compulsory in all schools on the Adelaide plains. Kaurna? You have never heard of it?
I had but I suspect that most people have not. It is, supposedly, the language of the people who lived here before white settlement.
I say "supposedly" with good reason. It would not have been the language of all the indigenous tribes on the Adelaide plains. It would have been one of many related languages. Along with Pitjatjantjara it may also be one of the best preserved.
I also say "may" with good reason. The Kaurna language before white settlement no longer exists. We do not know what it was like.
For indigenous Australians the Australian landscape required a particular vocabulary. There are also many words for things like family relationships. A meeting between members of two tribes could require a long conversation about relationships in order to find common relationships and precisely what they were. There was no loose usage of the word "cousin" among them. It is all highly sophisticated.
But indigenous languages also lacked the concepts and the vocabulary to deal with white settlement. This had nothing to do with being "primitive" or "stupid". They simply did not need these things. Colour is described differently. Mathematical concepts were rare. They did not need to count. (There were words for "one" and "two" and the idea of "three" or "four" was formed by combinations of these words but the idea of counting from one to ten was foreign to them.) There was no written language.
In order to describe and discuss what they saw when the first settlers arrived they had to either create new words, take on the words of the settlers or gradually lose their language in favour of a new one. All three things happened over time. If time travel occurred and a speaker of the language as it was before white settlement arrived he or she would find there was nobody with whom they could easily hold a conversation. It would be rather like us trying to hold a conversation with a member of a British tribe from say the first or second century.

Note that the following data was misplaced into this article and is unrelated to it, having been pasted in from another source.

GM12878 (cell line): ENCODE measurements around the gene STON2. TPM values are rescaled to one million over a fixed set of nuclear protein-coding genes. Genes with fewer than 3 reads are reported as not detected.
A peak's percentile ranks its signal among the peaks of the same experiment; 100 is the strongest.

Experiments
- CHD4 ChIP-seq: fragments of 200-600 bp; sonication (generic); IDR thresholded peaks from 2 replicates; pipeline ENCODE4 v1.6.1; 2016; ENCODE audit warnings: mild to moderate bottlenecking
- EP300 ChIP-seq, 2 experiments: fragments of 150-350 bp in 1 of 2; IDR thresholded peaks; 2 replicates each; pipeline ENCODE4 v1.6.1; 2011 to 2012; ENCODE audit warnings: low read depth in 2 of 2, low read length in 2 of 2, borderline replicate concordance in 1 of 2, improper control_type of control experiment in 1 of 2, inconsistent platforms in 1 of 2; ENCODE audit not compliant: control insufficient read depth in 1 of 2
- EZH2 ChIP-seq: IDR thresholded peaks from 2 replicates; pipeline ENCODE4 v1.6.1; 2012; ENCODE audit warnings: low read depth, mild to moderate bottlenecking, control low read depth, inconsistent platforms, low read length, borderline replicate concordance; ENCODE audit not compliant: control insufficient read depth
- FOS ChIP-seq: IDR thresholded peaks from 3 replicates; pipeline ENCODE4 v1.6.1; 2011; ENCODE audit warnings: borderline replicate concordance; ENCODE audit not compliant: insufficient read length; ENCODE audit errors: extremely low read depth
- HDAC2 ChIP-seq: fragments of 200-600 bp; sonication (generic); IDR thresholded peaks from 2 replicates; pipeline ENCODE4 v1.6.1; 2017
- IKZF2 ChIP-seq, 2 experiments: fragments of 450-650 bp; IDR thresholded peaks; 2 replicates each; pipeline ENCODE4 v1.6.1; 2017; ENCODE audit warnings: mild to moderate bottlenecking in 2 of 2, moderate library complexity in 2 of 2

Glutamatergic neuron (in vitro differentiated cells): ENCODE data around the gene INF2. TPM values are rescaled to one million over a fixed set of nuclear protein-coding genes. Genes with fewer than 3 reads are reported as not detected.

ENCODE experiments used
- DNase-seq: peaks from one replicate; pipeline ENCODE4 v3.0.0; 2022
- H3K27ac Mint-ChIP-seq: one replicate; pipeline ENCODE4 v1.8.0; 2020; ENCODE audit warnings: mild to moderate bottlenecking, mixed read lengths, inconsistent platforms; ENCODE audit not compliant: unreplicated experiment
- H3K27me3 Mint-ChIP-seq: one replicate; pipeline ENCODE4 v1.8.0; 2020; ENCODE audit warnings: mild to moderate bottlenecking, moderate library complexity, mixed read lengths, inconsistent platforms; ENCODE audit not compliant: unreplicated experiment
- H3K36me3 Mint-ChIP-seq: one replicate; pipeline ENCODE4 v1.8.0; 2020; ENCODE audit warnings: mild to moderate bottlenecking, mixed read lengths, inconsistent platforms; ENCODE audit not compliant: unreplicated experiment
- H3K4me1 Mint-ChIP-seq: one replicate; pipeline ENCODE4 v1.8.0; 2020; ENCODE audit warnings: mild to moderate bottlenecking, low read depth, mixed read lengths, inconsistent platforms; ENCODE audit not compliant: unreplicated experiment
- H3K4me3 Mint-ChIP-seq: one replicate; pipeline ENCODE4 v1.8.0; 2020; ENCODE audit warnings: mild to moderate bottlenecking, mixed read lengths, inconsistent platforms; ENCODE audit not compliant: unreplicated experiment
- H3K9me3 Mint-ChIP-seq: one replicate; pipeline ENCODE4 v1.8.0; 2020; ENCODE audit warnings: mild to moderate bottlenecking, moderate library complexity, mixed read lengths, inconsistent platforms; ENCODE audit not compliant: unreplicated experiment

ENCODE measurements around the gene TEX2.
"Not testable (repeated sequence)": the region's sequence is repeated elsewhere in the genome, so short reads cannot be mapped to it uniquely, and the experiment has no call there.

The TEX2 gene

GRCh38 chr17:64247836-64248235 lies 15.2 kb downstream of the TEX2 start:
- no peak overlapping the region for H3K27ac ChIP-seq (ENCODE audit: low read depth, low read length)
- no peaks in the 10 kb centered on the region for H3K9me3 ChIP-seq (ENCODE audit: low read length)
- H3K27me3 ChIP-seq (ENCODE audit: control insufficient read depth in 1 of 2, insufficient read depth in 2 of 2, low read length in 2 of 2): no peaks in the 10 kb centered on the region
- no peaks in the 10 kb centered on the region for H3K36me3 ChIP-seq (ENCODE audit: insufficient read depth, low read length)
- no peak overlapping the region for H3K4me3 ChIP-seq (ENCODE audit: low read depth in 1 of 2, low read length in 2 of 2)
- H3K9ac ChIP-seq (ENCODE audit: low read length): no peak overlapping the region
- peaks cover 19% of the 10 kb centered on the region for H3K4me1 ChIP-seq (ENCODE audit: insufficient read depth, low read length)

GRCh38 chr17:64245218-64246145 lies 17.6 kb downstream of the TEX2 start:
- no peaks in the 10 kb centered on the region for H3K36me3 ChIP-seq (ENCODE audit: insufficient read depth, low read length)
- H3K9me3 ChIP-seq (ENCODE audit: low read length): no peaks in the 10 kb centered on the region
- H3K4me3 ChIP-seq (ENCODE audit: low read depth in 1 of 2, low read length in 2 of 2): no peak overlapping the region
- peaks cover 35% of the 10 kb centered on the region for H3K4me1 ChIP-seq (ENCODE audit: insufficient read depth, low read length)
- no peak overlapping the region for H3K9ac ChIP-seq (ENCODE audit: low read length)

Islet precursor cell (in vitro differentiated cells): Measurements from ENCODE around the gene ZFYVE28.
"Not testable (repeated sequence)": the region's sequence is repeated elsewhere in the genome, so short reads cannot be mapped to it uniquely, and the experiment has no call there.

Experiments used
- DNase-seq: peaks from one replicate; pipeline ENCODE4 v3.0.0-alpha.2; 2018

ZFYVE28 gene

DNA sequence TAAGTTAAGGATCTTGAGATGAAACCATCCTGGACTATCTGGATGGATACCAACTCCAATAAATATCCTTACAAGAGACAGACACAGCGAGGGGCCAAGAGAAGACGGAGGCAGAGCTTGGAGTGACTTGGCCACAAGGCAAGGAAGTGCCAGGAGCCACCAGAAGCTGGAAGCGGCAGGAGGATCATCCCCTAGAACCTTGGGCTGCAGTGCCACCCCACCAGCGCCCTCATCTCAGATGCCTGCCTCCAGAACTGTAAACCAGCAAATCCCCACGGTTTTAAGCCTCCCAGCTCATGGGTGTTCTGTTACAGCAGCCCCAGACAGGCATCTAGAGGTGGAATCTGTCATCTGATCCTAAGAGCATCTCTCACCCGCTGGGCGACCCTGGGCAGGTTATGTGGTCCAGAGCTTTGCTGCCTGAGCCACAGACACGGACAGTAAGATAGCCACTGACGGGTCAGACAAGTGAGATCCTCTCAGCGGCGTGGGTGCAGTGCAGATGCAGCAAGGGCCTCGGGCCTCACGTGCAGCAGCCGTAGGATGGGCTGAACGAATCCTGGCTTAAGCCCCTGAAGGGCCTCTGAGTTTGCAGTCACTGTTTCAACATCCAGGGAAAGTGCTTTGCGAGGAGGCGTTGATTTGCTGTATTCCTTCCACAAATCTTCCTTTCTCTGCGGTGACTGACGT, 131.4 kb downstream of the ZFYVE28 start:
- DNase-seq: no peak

So why should schools teach Kaurna? There are claims that indigenous students do better and are more motivated when they know something about "their" language. Perhaps. I think it is more likely that the students involved do better and are more motivated because they are getting a great deal of time and individual attention. They are being told they are "important", Learning Kaurna has been only a small part of an overall experiment in education. The results would not be translated to the rest of the population.
It is not like the revival of Welsh and, now, Gaelic or Breton. It is not like ensuring Tibetan survives in order to preserve religious and medical knowledge which is in daily use. Kaurna is not in daily use as a primary language. It would need massive changes in order to be able to be used in the 21st C.
We have lost most aboriginal languages and we will lose more. Only a handful have any chance of survival. Every time we lose a language we lose a way of thinking. We lose unique words and ideas. Of the languages which remain we will also lose ways of thinking. Languages have to change to remain alive. We cannot "preserve Kaurna". Language does not work like that.